Parents, teachers, doctors and other city officials voiced frustration recently with the prospect of closing schools, citing the low transmission rates in schools so far as well as the widespread disruption involved in closing schools. | Kathy Willens/AP Photo
NEW YORK — In a bruising setback to the city’s recovery, the country’s largest school system will shut down in-person learning temporarily Thursday as the city hit a 7-day, 3 percent positivity rate for the coronavirus — a level of infection not seen for months in a city that was once the national epicenter of the pandemic.
Mayor Bill de Blasio exacted a hard won victory in bringing some 300,000 kids back to school in September — one of the more successful endeavors by the administration since the onset of the pandemic. But amid reluctance from the teachers union, the city agreed to the 3 percent benchmark to close all schools, despite a much lower rate of infection among schools.
Restaurants and in-person retail remain open under state-mandated restrictions.
The mayor made the announcement via social media Wednesday, while Gov. Andrew Cuomo was conducting a combative press conference in Albany and refused to answer questions on whether city schools would be open Thursday.
“New York City has reached the 3% testing positivity 7-day average threshold,” de Blasio said in a tweet. “Unfortunately, this means public school buildings will be closed as of tomorrow, Thursday Nov. 19, out of an abundance of caution. We must fight back the second wave of COVID-19.”
In an email to principals, first reported by The New York Times, Schools Chancellor Richard Carranza said schools have seen a Covid-19 positivity rate of only 0.19 percent out of more than 120,000 students and staff tested but that the city established a 3 percent threshold and was sticking to it.
He said certain staff such as school safety agents, custodians, skilled tradespeople and school food employees and others will be required to be onsite at Department of Education buildings. Other school-based staff members will have access to their school building for delivery and pickup and distribution of devices and other learning materials.
Community-based early childhood programs, family and child care programs and Learning Bridge sites will remain open.
Last week as the city’s seven-day average positivity rate reached closer to 3 percent de Blasio and Carranza instructed parents and educators to begin preparing for closures.
Parents, teachers, doctors and other city officials voiced frustration recently with the prospect of closing schools, citing the low transmission rates in schools so far as well as the widespread disruption involved in closing schools.
“Children are not particularly the sources of large community outbreaks. Schools are not large superspreaders, as far as we know,” said Dr. Irwin Redlener, director of the Pandemic Resource and Response Initiative at Columbia and once an informal adviser to the mayor, in a recent interview. “Every day of disruption of education, especially children who live in economically fragile situations, who are not going to great schools to begin with … I am really concerned about loss of continuity in education for those high-risk kids.”
In the spring, as the coronavirus made its first deadly march through the city, the de Blasio administration maintained closing the school system was an absolute last resort, insisting that in-person learning was the best option, especially for low-income families and vulnerable students.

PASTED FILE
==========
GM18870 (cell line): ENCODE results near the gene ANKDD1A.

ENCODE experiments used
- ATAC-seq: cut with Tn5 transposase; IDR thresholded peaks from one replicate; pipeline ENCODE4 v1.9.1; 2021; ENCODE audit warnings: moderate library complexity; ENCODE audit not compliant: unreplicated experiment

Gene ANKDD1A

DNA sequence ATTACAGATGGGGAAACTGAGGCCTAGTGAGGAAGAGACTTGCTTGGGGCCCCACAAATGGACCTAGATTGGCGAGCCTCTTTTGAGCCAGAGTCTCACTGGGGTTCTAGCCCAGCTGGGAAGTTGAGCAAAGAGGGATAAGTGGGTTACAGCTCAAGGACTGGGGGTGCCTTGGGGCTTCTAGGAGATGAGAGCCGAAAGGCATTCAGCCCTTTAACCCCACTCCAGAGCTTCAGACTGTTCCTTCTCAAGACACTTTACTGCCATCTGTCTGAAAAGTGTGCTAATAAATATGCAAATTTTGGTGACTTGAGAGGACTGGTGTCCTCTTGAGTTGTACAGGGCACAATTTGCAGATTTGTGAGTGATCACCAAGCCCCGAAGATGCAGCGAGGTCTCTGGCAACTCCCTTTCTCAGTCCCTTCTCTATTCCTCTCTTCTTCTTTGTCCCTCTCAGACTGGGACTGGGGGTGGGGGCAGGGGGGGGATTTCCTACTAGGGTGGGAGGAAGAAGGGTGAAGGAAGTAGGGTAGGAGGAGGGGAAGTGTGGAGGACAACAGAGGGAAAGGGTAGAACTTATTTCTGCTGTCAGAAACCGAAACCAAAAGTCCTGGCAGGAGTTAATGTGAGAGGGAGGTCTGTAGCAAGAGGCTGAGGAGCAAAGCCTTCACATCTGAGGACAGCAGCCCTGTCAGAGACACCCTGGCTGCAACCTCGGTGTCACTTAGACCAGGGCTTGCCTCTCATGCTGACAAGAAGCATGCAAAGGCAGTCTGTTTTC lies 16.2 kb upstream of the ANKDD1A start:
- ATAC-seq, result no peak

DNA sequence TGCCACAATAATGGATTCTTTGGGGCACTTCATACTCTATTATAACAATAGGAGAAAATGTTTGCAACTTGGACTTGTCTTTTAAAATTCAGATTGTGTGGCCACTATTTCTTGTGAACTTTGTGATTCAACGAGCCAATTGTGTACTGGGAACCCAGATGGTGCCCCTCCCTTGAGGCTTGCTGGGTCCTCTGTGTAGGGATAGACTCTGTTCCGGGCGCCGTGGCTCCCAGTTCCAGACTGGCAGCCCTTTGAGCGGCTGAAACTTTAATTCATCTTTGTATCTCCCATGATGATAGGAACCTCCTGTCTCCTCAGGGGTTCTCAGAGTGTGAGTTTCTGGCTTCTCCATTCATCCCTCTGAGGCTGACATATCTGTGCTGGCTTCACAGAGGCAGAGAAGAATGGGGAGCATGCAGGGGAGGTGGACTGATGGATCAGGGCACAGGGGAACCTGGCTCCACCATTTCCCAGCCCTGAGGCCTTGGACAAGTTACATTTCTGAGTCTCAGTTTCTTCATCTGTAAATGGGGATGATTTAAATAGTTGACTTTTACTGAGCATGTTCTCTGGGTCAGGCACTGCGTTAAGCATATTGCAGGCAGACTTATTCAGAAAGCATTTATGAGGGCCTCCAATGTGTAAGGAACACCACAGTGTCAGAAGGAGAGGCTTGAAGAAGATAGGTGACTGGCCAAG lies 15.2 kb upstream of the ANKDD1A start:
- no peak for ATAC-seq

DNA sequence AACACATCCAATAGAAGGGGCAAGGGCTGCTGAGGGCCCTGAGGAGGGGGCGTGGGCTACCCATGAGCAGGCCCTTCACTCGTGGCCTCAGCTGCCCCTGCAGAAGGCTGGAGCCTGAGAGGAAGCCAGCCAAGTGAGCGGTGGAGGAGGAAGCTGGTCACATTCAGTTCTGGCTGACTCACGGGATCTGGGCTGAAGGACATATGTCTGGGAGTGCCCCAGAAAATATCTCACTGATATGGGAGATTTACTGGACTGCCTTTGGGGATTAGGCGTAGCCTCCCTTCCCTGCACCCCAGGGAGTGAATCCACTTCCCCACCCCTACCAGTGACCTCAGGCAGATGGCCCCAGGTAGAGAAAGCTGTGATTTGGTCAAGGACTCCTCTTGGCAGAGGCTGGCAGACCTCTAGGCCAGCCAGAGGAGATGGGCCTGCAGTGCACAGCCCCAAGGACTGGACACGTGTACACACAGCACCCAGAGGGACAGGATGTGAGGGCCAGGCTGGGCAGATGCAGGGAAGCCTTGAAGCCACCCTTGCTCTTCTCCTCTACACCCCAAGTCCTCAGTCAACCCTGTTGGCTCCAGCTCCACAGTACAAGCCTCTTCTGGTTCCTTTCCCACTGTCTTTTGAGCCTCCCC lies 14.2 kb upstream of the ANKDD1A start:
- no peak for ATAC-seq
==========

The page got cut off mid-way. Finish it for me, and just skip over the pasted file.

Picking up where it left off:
But following pressure from teachers and eventually, the United Federation of Teachers, the city’s teachers union, de Blasio ultimately relented and closed the school system.
De Blasio has recently denied accusations he was bowing to political pressure by holding fast to the 3 percent cutoff.
“The decision we made was made with our health care leadership and not with the unions at all,” the mayor said in a radio interview Friday. “I mean, literally the three percent decision, I remember vividly the meeting in which we decided it. It was not a proposal from the unions. It was not a collective bargaining matter.”
Michael Mulgrew, president of the United Federation of Teachers, didn’t confirm or deny the the union was pressuring the city to close schools, but praised the mayor’s decision last week.
“I mean, people like to look into things,” Mulgrew said in a recent interview. “We have enough craziness going on right now, to say the least in this country… it was attested to by the city of New York that they would follow this plan. He’s following the plan he submitted and was approved. So yes, the mayor’s doing what he said he was gonna do. That’s the right thing.”
The union did not immediately provide comment on Thursday’s announcement.
Dr. Uché Blackstock, an emergency medicine physician and Brooklyn resident who has a 3-year-old son in prekindergarten and a 5-year-old son in first grade, both at P.S. 11, said her children have been in person five days a week since September and that it’s been going “incredibly well.”
But she said the mayor has “backed himself into a corner with the teachers union.”
“I think that he’s balancing these political pressures but unfortunately our children are going to suffer as a result,” Blackstock said.
She also said the wavering and back-and-forth by the mayor undermined parental trust and said messaging around the safety of schools could have been better.
“I think that if the DOE and the mayor had really laid out clearly this is how we’re gonna protect your children, right, this is how, this is the benefit of your children being in school versus learning remotely, then we probably would have had more children enrolled for in-person learning but that wasn’t done and it wasn’t done well,” she said.
Amanda Eisenberg contributed reporting.
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